9
$\begingroup$

Struggling with yet another proof:

Prove that, for any positive integer $n: (a + b)^n \geq a^n + b^n$ for all $a, b > 0:$

I wasted $3$ pages of notebook paper on this problem, and I'm getting nowhere slowly. So I need some hints.

$1.$ What technique would you use to prove this (e.g. induction, direct, counter example)

$2.$ Are there any tricks to the proof? I've seen some crazy stuff pulled out of nowhere when it comes to proofs...

$\endgroup$
  • 5
    $\begingroup$ If you look at the binomial formula, you will see it pretty shortly. $\endgroup$ – BBischof Aug 2 '10 at 0:59
  • 5
    $\begingroup$ You don't even need the binomial. It is pretty clear that these terms have to occur in the expansion. $\endgroup$ – Casebash Aug 2 '10 at 1:05
14
$\begingroup$

Hint: Use the binomial theorem.

This states that $(a + b)^n = \sum \limits_{k = 0}^n {n \choose k} a^{n-k} b^k = a^n + b^n + \sum \limits_{k=1}^{n-1} {n \choose k} a^{n-k} b^k$.

Now, note that every term in the second sum is positive; this is because a, b, and the binomial coefficients are all positive. Therefore, (a+b)n = an + bn + (sum of positive terms) >= an + bn.

$\endgroup$
  • 1
    $\begingroup$ Please continue. I expanded the left side, and it has an a^n summed with a b^n term (along with a whole bunch of other terms). Is that proof enough? $\endgroup$ – Matt Aug 2 '10 at 1:23
  • $\begingroup$ Matt: remember, a and b are both positive (that should answer your question) $\endgroup$ – Jamie Banks Aug 2 '10 at 1:33
13
$\begingroup$

This follows directly from the binomial theorem. Alternatively, you can prove it inductively (which is probably more fun): suppose the inequality true for $n-1$. Then $(a+b)^n = (a+b)(a+b)^{n-1} \geq (a+b)(a^{n-1} + b^{n-1})$ by the inductive hypothesis. So $(a+b)^n \geq a(a^{n-1}+ b^{n-1}) + b(b^{n-1} + a^{n-1})$, and this is at least $a^n + b^n$.

$\endgroup$
10
$\begingroup$

It might also be helpful for you to think a little about the geometry of the inequality.

For $n=2$, find a way to put an $a \times a$ square and a $b \times b$ square into a $(a+b) \times (a+b)$ square without any overlaps. For $n=3$, see if you can fit an $a \times a \times a$ cube and a $b \times b \times b$ cube within an $(a+b) \times (a+b) \times (a+b)$ cube without overlaps.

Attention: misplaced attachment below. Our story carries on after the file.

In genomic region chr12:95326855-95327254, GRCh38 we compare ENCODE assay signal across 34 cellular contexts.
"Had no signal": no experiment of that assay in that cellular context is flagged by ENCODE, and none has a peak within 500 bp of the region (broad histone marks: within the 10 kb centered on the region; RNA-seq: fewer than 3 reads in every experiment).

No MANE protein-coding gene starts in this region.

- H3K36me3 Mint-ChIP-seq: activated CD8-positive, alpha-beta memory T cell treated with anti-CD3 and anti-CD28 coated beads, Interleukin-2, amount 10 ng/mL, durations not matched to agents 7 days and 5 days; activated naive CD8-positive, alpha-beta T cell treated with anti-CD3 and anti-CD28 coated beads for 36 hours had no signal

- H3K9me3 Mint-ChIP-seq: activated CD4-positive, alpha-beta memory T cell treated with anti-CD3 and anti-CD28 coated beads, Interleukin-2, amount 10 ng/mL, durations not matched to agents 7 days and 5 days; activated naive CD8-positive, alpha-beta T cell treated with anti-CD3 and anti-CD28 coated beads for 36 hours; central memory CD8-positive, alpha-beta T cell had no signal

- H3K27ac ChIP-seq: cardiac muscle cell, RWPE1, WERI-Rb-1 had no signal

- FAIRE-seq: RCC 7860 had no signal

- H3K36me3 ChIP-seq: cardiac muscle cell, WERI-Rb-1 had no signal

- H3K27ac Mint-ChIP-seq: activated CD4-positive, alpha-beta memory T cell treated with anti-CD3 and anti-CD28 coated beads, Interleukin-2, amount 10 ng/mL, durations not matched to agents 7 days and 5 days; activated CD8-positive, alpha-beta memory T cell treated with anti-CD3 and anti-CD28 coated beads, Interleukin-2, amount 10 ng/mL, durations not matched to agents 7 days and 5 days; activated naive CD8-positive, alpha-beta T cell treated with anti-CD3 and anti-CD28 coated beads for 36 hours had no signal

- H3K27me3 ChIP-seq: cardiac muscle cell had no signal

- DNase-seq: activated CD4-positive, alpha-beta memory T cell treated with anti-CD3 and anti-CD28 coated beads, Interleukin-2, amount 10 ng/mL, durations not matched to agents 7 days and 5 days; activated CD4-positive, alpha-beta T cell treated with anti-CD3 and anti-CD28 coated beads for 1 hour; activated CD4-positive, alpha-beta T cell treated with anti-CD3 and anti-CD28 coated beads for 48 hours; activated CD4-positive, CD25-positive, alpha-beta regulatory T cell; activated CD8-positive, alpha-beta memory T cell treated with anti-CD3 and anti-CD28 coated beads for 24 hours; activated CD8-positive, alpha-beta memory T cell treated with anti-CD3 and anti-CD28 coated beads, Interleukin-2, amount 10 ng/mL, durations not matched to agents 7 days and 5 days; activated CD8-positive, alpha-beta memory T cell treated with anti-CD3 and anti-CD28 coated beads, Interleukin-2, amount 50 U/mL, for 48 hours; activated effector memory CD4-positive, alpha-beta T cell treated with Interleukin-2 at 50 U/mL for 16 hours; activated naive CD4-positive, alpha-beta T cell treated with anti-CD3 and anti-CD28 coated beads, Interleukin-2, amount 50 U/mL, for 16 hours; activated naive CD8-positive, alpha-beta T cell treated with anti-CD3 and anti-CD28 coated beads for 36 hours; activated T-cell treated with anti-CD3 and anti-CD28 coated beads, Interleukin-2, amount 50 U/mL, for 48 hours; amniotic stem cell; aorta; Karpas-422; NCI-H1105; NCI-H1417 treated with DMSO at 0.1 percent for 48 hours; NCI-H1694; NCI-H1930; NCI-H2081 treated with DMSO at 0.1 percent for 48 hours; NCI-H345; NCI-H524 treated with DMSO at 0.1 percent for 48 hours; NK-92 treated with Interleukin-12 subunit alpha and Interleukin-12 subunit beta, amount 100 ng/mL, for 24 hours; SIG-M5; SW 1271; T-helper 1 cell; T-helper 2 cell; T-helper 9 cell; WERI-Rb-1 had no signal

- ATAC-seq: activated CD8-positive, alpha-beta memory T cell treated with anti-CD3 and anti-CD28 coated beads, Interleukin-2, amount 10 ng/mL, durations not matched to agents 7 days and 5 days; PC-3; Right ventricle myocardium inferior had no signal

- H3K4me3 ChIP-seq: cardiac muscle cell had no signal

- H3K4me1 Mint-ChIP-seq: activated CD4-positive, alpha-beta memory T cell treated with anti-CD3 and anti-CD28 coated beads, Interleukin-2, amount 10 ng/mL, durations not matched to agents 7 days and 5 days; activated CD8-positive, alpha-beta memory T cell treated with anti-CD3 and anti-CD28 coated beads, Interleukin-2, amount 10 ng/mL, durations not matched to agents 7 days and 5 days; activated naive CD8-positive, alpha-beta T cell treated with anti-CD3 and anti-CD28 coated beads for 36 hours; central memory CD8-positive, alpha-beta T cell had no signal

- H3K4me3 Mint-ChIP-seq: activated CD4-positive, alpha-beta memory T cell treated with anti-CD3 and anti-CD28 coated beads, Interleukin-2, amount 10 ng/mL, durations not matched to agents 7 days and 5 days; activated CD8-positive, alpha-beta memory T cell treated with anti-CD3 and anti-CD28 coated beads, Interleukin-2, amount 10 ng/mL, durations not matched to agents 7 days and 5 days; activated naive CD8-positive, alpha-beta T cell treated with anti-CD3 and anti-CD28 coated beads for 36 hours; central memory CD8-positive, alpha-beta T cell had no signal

Next, the notion of having more than three dimensions might seem a little weird, but think of the box in $n$ dimensions whose sides have length $a+b$. Can you fit two boxes within it, one with side length $a$ and one with side length $b$?

$\endgroup$
10
$\begingroup$

You can write $n=m+1$ where $m \geq 0$, then

$(a+b)^n = (a+b)^{m+1} = (a+b) (a+b)^m = a(a+b)^m +b(a+b)^m \geq a^{m+1} + b^{m+1}$

no induction and works for any real $n \geq 1$.

$\endgroup$
  • 3
    $\begingroup$ So simple!${}{}$ $\endgroup$ – TonyK Nov 13 '11 at 11:52
5
$\begingroup$

Here is another way to look at the inequality. Pick the larger of $a^n$ and $b^n$ and divide through by that quantity. This reduces the problem to showing that $(1+r)^n \ge 1 + r^n$ for some positive real number $r \le 1$. If $r < 1$, we have $r^n < r$, so $1 + r^n < 1 + r < (1+r)^n$. I leave the case $r = 1$ (and $n$ rational and $\ge 1$) to others.

$\endgroup$
3
$\begingroup$

Induction.

For n=1 it is trivially true

Assume true for n=k i.e. (a + b)^k >= a^k + b^k

Consider case n=k+1 (a+b)^(k+1)=(a+b)(a+b)^k>=(a+b)(a^k+b^k)=a^(k+1)+b^(k+1)+ab^k+ba^k>=a^(k+1)+b^(k+1) as required

$\endgroup$
3
$\begingroup$

Let's have a precalculus answer: Consider the function of $a$ depending on the parameter $b$ that is $f_b(a)=(a+b)^n-a^n-b^n$. Its derivative relative to $a$ is $f'_b(a)=n((a+b)^{n-1}-a^{n-1})$ because $b>0$ $f'_b(a,b)$ is nonnegative and $f_b$ is an increasing function of $a$ and you can conclude.

$\endgroup$
  • 3
    $\begingroup$ A precalculus answer? But yours is the only answer that uses calculus, while the others are more elementary! :-) (BTW, it should be $n((a+b)^{n-1}-a^{n-1})$.) $\endgroup$ – ShreevatsaR Aug 2 '10 at 7:12
  • 1
    $\begingroup$ Sorry I am French and we make no distinction between "analyse" (calculus) and anything like "pré-analyse" (precalculus). But now thanks to you, I know the difference. $\endgroup$ – marwalix Aug 2 '10 at 10:42

Your Answer

By clicking “Post Your Answer”, you agree to our terms of service, privacy policy and cookie policy

Not the answer you're looking for? Browse other questions tagged or ask your own question.